Who doesn’t enjoy attending festivals and celebrations, let alone in different places, experiencing an authentic experience of getting to know new peoples. Cyprus is a destination with a long-standing cultural tradition and offers the opportunity through events to revive customs from the past. Cultural heritage tourism in Cyprus can include the following destinations.
The Flood is the biggest and oldest annual celebration of the city of Larnaca for more than 100 years and is included in the UNESCO National List of Intangible Cultural Heritage.
Τhe important event is held to celebrate Pentecost and is also rooted in various religious and pagan traditions and legends based on water. Larnaca organises the biggest celebration on the island, 50 days after Easter. During the six-day period, an open-air festival is organized along Athens Avenue (Finikoudes). This includes the sale of traditional handicrafts, delicacies and games. During the festival, swimming, sailing, traditional poetry, traditional dances, singing, etc. are organised.
An integral part of the festival are the competitions of impromptu poetry duels known as ‘Tsiattista’, where two ‘rivals’ try to ‘tease’ each other with their words. The witty and entertaining lyrics of the rhyming records are often performed to the accompaniment of a traditional fiddle or lute and in heavy Cypriot slang. The one who sats, (co-)matches lyrics with a single meaning and content in a rhythmic fifteen-syllable rhythm.
The world-famous, handmade “Lefkari” embroideries are of priceless cultural importance for both Lefkara and Cyprus and are included in the UNESCO World Representative List of Intangible Cultural Heritage.
The tradition of embroidery in Lefkara dates back to the 14th century. Influences from local techniques, embroideries of Venetian nobles (under whose rule the island was until the 16th century), ancient Greek and Byzantine geometric motifs can be found. For centuries, embroidery was the main occupation of the women in the village, who still create tablecloths, towels and other high-value embroideries sitting in the narrow streets of the village or in the courtyards and in the Lefkara Handicraft Centre.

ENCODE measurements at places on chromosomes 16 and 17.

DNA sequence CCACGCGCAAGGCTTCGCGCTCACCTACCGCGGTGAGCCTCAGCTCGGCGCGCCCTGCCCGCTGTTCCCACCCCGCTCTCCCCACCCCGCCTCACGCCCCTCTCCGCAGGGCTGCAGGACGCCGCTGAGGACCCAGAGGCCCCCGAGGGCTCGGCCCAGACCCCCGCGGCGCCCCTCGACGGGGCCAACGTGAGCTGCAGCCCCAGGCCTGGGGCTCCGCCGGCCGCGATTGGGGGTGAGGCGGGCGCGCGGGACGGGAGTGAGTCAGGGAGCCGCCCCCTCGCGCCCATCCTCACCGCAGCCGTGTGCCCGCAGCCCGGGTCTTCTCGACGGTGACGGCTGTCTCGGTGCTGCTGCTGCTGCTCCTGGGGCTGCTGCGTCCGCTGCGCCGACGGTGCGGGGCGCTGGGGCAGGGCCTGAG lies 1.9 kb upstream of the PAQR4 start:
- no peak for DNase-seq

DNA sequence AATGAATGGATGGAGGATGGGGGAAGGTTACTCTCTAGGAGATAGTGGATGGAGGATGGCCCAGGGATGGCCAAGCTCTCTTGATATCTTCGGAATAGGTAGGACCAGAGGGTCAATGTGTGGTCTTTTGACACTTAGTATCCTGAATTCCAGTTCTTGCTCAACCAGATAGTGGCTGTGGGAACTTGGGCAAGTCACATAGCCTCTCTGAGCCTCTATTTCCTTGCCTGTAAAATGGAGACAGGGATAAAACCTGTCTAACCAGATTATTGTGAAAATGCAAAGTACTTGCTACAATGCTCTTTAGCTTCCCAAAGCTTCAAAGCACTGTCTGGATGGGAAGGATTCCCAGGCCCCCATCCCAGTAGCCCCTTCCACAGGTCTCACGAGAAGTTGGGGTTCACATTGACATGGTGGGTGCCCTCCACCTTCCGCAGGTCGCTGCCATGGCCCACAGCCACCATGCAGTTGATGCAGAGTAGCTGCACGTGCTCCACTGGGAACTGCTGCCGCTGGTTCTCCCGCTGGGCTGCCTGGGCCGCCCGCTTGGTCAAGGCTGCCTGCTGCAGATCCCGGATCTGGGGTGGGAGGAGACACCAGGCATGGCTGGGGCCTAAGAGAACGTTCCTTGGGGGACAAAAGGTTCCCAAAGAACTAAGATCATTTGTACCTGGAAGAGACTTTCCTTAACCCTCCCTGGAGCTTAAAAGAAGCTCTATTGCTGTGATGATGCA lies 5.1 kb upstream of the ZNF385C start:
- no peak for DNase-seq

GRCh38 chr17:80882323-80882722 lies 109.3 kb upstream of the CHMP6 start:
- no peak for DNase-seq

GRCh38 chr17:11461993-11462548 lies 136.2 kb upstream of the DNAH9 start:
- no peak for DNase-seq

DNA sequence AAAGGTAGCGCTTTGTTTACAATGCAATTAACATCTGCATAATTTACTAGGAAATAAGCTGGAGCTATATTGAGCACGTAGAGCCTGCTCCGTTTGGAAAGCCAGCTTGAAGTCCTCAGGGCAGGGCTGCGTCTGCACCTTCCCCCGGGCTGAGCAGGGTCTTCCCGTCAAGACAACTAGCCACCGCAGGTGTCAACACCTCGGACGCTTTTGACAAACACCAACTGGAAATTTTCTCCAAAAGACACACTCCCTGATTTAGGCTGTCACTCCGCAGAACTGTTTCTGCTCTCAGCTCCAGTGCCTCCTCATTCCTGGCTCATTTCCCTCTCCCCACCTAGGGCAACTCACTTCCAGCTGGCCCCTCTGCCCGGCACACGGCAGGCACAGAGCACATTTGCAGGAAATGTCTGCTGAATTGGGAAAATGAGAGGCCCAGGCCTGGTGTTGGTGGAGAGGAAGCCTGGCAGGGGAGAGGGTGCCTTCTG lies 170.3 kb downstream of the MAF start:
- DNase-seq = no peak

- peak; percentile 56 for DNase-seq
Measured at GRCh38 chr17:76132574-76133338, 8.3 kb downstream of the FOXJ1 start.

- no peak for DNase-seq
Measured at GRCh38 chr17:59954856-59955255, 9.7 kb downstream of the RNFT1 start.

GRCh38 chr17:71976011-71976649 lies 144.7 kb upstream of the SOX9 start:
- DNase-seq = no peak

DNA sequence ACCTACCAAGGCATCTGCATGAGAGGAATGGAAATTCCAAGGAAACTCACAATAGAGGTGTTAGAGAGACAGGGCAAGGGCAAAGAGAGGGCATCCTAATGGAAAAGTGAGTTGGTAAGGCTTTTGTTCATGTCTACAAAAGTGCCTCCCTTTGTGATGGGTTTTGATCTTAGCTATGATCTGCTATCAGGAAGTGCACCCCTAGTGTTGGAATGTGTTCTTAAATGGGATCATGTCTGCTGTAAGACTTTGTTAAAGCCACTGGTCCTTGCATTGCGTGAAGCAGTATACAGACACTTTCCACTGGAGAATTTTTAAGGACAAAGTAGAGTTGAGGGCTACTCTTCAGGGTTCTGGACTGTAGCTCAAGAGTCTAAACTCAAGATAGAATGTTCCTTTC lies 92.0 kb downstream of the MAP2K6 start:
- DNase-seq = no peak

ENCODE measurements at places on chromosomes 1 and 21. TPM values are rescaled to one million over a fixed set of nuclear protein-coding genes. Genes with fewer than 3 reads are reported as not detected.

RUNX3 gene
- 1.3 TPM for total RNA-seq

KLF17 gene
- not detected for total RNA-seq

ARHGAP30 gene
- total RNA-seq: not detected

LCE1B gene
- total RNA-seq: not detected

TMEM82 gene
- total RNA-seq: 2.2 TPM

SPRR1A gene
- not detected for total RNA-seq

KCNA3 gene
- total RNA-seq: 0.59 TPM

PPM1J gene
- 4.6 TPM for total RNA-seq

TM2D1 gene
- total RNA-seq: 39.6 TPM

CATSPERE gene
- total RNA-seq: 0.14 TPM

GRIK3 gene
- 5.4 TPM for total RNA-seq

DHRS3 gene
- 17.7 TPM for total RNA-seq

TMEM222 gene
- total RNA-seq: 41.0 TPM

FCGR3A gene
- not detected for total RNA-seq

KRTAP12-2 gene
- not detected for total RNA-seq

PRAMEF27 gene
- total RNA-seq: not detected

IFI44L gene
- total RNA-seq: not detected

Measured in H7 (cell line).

The main materials for making Lefkari embroidery are Irish linen and French thread. The two sides must have the same shape so that the good side cannot be separated from the reverse side and the designs must be geometric and consist of cuts and upswings.
The basketry workshop of Peter Nikolaos in the village of Choirokoitia welcomes visitors to learn about the different types of traditional baskets he creates and to watch demonstrations of making halloumi in a small basket known as a “talari”, which is a traditional method of cheese making of the old times. Peter’s workshop is located in a stone-built house dating back to 1903 and has a small museum with exhibits from his collection of creations. This particular craftsman makes 13 different types of handmade traditional baskets. In the past, baskets were an integral part of everyday life and were used extensively for practical purposes such as making haloumi and collecting and transporting agricultural produce.
Therefore, visitors who wish to see and live unique travel experiences and gain knowledge regarding Cypriot traditions can include the above destinations in their trip to Cyprus.
The EduTourism project is implemented in the framework of the INTERREG V-A Cooperation Programme “Greece – Cyprus 2014-2020” and is co-funded by the European Union (E.T.P.A.) and the National Resources of Greece and Cyprus.